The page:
Son Neil gave me a genius Father’s Day gift: a set of audiobooks, including David Byrne’s “How Music Works”. The book, by the former Talking Heads frontman, is a thoughtful and thought-provoking analysis of how music and people interact, how the business of music is changing, and how technology has shaped music production and recording. He weaves his own experiences writing songs, recording, and performing with Talking Heads, as well as his myriad solo projects.
Byrne’s influences are widespread–sometimes almost bafflingly so–and his career has bounced from minimalist art-pop to afro-cuban-infused dance music to full-blown Latin salsa/cumbia band/singer albums that had to have left more than a few fans of his previous work scratching their heads. That said, he clearly knows his music, and he’s had a lot of time to think about it.
One of the things Byrne has going for him is that–though highly intellectual–he mostly avoids the trap of lecturing the audience about the correct social and political points of view, preferring to ask pointed questions instead of merely browbeating the audience into accepting his views. He’s also fairly objective about the mechanics of the recording industry’s various profit-sharing schemes–warning about the dangers of certain recording contract and advance arrangements, while acknowledging that there are trade-offs in regard to promotional budgets and marketing exposure. In short, that the record business is actually a business, with all sides needing to see advantage in an arrangement in order to succeed. It’s not solely comprised of noble musicians and greedy record company executives–a cartoon view espoused by too many others.
That said, he does allow flashes of anger to color his commentary from time to time, and clearly sees the usual suspects: Bush and Cheney, as horrific people for doing the things that he silently accepts–if a little uncomfortably–from his new hopebringer Obama. He also singles out liberal bete noir David Koch as an awful person for…contributing to the funding of an art center–to his mind, an act of expiation for the moral sins of… he never says. It must be assumed that the crime Koch must be assumed to be atoning for is that of being David Koch. Still, Byrne avoid the sort of long tirades that would turn a musical treatise into a political one, and manages to preserve for the most part, the observational tone of the book.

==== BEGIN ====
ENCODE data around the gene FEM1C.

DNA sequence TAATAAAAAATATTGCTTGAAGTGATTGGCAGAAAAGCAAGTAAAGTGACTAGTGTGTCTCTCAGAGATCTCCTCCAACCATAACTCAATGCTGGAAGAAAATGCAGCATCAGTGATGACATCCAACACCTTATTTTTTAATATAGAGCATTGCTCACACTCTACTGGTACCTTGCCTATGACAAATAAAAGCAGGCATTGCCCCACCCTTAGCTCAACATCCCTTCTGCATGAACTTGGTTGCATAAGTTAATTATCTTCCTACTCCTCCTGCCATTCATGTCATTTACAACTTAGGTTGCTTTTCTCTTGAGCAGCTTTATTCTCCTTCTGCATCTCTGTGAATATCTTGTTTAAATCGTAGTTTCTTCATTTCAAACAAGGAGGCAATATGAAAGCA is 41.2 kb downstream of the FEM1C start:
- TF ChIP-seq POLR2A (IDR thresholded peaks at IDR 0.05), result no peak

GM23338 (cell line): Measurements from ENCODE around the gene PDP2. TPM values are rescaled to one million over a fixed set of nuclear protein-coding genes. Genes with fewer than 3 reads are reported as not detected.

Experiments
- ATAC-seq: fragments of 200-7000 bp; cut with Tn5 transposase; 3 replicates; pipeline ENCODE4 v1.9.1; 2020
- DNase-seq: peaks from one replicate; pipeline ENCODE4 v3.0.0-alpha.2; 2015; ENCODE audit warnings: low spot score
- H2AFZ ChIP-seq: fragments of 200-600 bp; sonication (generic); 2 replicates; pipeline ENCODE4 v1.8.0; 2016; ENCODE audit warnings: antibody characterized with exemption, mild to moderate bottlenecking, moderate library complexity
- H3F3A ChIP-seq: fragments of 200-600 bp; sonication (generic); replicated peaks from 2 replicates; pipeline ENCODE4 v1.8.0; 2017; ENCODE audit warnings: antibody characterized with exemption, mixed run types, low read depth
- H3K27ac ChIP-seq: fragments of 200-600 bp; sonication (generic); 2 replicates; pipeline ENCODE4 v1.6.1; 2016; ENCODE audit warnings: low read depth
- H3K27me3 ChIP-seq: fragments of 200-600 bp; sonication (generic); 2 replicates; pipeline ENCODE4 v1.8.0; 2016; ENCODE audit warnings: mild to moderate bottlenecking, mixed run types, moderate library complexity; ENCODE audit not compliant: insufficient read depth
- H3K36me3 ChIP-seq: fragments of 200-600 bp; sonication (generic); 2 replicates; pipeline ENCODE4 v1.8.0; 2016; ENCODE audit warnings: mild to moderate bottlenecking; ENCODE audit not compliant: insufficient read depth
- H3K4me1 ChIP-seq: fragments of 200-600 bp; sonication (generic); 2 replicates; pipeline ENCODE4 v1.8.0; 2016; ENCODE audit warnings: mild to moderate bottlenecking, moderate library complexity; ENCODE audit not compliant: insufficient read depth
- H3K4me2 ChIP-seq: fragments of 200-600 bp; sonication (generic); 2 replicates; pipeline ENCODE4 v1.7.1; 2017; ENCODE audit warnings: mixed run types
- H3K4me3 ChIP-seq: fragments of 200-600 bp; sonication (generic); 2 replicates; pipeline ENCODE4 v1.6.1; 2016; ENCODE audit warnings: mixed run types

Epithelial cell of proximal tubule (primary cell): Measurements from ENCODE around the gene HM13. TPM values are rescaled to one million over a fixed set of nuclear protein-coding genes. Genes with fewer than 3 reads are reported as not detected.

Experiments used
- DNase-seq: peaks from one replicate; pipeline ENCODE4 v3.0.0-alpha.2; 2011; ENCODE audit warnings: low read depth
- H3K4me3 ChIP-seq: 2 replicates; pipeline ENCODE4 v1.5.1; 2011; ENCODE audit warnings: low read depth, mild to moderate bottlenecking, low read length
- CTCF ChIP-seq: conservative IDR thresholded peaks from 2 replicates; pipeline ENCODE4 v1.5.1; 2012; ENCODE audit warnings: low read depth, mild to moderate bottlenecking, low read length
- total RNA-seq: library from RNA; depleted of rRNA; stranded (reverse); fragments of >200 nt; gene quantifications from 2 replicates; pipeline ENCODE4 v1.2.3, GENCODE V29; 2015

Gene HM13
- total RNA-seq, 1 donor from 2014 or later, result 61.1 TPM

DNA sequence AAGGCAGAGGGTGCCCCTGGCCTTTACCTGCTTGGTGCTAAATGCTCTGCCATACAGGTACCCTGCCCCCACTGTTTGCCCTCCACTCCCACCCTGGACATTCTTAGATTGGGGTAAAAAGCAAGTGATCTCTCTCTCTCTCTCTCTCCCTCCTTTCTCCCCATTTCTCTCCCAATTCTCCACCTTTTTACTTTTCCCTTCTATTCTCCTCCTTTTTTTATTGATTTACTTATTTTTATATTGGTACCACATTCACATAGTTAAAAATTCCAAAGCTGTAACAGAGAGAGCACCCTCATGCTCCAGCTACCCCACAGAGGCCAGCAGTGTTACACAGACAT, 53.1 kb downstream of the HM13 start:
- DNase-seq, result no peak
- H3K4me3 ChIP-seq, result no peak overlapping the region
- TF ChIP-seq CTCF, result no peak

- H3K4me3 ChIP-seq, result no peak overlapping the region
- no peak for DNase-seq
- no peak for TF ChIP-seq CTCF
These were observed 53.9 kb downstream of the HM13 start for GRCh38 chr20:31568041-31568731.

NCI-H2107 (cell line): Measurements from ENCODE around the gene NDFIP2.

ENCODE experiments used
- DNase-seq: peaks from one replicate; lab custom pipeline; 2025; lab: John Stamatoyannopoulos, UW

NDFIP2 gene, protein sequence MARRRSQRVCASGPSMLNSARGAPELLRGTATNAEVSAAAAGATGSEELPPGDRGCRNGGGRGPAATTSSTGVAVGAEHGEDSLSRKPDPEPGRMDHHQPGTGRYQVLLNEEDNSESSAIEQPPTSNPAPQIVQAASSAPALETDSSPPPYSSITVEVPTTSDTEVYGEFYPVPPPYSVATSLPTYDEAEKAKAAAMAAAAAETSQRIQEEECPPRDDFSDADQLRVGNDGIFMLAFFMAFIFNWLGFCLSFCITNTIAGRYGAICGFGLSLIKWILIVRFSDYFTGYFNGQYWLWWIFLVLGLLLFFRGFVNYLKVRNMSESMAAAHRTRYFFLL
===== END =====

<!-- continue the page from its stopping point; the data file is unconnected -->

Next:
Byrne comes off as generally insightful, but there are a few suspect bits (were disco mixes actually specifically mixed to sound good on amyl nitrate?) and he credits the “disco sucks” feeling on anti-gay and anti-black sentiment on the part of traditional rock and pop crowds. I have a far less sinister explanation from my personal experience as a teen at the time in question. The modern racism/homophobia explanation is revisionist nonsense. None of the people I knew were the slightest bit concerned with it being “black music” and most of us didn’t really know what gay was–much less have a phobia of “gay music”. We simply didn’t want to have to look like idiots trying to dance in front of girls.
Sure, most of us jeans-and-t-shirted young men could emphatically head-bob and even do a slow foot shuffle when we were really getting into the latest Led Zep or Van Halen tune, but the idea of having to bust out some sort of shiny clothes and play Jr. John Travolta on the dance floor was frankly terrifying to us. Girls will happily dance to anything (and look great doing it), but competing in this brave new musical arena involved a host of new skills that few of us were equipped for, and at which we knew we were unlikely to succeed.
We welcomed disco about as much as union auto assemblers welcomed industrial robots. And the auto assemblers wouldn’t have to face the additional humiliation of having the girls they’d been oogling laughing at them, then going home with the robot. Little wonder that the idea of slam dancing or headbanging seemed infinitely preferable to many of us. There’s no need to invent a motive of racism or homophobia for male teens, when sheer terror of looking bad in front of girls was a near universal phenomenon of the times.